First, you must know that Intel CPU's run on 200Mhz FSB's. Put simply, It is then quad pumped to 800 through the memory and cpu (and that's why the P4's of late
say they run on an 800Mhz clock.
However, that board is based on a 533/400 MHz FSB (that's 133 quad pumped for 533, 200 for the 400). This is important when you try and figure out what 1) CPU speed you are aiming for (multiplier x actual fsb) 2) what the memory can handle. Saying that you are "setting the memory to 400" would tell me that you are aimming way over your head. 300Mhz is HUGE BTW. So, when you say you set it to 400, you're really setting it at 200.
Checking the board's CPU compatibility list
, they don't list the 800Mhz 2.8 CPU being supported, so I'll assume you have the 533 based unit (x21 multiplier). Now, this one goes off of a 133FSB, right? So by setting it to "400" (200) is aiming you at 4.2Ghz! I'm hoping now that you have the 800Mhz chip (x14 multiplier, SHOULD be at 200)
Ok, if none of that makes sense...just get this part:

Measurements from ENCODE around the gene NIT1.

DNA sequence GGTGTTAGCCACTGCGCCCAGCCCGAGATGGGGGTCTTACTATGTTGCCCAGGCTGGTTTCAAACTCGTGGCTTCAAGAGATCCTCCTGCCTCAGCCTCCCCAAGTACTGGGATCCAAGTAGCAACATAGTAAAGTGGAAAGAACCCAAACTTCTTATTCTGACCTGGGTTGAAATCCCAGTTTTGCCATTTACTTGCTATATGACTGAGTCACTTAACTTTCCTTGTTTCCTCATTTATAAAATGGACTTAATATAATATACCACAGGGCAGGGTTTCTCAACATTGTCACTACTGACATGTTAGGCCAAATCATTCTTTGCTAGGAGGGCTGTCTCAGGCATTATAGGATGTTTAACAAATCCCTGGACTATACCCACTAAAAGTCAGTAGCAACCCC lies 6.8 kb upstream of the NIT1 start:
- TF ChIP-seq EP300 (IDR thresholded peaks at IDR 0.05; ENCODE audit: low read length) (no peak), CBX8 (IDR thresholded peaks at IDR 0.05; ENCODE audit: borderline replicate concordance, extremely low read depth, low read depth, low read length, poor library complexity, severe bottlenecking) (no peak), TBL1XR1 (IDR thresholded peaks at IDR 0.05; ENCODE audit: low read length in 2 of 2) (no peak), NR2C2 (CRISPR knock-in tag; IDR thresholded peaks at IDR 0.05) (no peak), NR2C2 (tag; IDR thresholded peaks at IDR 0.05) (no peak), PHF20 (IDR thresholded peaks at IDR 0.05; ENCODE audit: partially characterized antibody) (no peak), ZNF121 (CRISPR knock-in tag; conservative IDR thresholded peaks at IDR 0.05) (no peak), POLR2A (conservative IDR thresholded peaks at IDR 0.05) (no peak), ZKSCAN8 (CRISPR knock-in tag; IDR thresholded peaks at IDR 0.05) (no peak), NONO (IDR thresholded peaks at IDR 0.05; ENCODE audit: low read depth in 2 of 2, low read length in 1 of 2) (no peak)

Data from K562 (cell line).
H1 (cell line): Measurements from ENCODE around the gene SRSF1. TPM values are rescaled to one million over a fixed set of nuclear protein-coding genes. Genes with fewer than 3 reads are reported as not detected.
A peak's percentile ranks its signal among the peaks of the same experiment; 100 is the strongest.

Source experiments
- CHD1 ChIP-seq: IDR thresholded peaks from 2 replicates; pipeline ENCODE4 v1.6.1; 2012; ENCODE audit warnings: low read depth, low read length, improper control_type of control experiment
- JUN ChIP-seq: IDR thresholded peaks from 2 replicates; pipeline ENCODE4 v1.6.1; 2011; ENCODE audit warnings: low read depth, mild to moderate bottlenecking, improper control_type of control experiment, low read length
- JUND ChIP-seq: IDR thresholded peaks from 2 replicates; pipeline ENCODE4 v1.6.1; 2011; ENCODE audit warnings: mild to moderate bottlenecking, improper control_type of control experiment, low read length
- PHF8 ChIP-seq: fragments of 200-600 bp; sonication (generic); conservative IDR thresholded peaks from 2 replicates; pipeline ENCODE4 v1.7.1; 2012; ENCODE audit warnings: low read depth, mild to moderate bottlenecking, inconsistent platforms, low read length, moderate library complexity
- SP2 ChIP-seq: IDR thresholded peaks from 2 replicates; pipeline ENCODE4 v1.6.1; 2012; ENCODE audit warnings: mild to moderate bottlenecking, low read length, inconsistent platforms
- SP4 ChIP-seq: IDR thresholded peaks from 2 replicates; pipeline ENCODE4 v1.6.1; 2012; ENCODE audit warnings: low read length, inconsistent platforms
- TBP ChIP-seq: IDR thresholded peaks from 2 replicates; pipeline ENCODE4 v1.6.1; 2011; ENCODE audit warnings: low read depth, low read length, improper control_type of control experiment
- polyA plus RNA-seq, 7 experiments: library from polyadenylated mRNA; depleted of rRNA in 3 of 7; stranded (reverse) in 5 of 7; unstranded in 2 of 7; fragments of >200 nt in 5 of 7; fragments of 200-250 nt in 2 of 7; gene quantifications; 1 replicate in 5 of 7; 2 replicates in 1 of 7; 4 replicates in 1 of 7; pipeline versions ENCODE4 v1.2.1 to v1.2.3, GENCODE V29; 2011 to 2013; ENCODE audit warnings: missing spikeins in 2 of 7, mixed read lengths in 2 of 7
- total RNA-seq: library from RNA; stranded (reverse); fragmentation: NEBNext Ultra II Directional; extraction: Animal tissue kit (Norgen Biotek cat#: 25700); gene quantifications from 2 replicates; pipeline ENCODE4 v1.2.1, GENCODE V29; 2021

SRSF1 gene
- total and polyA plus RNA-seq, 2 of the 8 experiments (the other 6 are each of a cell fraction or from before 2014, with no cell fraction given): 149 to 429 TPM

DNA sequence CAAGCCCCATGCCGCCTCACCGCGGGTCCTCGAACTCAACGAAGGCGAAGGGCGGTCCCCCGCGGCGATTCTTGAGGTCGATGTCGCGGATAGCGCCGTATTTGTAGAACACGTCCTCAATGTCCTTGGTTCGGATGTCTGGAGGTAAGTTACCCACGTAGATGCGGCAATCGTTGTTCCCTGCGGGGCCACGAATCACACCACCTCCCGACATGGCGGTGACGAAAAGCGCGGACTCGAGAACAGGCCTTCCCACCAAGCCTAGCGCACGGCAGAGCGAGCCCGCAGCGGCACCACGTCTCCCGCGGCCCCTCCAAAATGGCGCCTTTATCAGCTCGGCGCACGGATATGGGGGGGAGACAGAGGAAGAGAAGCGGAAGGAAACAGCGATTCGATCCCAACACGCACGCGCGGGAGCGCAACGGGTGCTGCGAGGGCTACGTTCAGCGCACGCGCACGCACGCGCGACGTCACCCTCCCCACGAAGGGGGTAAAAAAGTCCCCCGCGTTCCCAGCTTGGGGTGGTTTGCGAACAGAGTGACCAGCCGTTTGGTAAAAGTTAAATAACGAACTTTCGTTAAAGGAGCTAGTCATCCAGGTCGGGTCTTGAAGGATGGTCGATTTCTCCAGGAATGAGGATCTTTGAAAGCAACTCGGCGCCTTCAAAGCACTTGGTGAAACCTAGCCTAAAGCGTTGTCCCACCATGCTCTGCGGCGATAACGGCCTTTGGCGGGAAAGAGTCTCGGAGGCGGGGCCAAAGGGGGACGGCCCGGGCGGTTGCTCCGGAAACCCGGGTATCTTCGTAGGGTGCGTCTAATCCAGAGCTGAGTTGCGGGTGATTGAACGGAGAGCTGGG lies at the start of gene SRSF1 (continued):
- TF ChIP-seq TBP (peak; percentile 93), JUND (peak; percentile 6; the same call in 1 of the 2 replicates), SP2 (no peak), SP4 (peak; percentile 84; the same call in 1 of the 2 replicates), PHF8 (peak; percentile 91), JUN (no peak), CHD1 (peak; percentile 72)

There's no option for me to keep my ddr speeds at 400.
No, there is none on any board I've seen. It's the FSB setting that you are changing to speed up the CPU. So, the only thing there is that locks the FSB down is YOU. The CPU sets on the front side bus, as does the memory. The Front Side Bus is the highway that connects those two towns together and allows the cars to go back and forth. By upping the speed limit, both rise in speed proportionatly. Why? The speed of the CPU is base on the FSB, and so is the ability of the ram to run at speed. If you up the FSB too much, then you hit that wall that you here about all over this forum (why some buy "faster" memory. Like, PC4200 vs. PC3200).
A CPU's "speed" is base on only two things. The multiplier, and the FSB (as you say you've heard). That mult is locked. Nothing can change that without a doctor's degree in Electrical Engineering and a tool set more awesome than Spicoli's dad's. So we have to run the risk of changing the FSB and speed everything up that sits on it.
This is the very basics of overclocking. I'd do a heck of a lot more research into what you are doing PRIOR to actually doing it. But really look into what you actually have for parts. Again, they made MANY differnt 2.8's that ran on TWO different busses.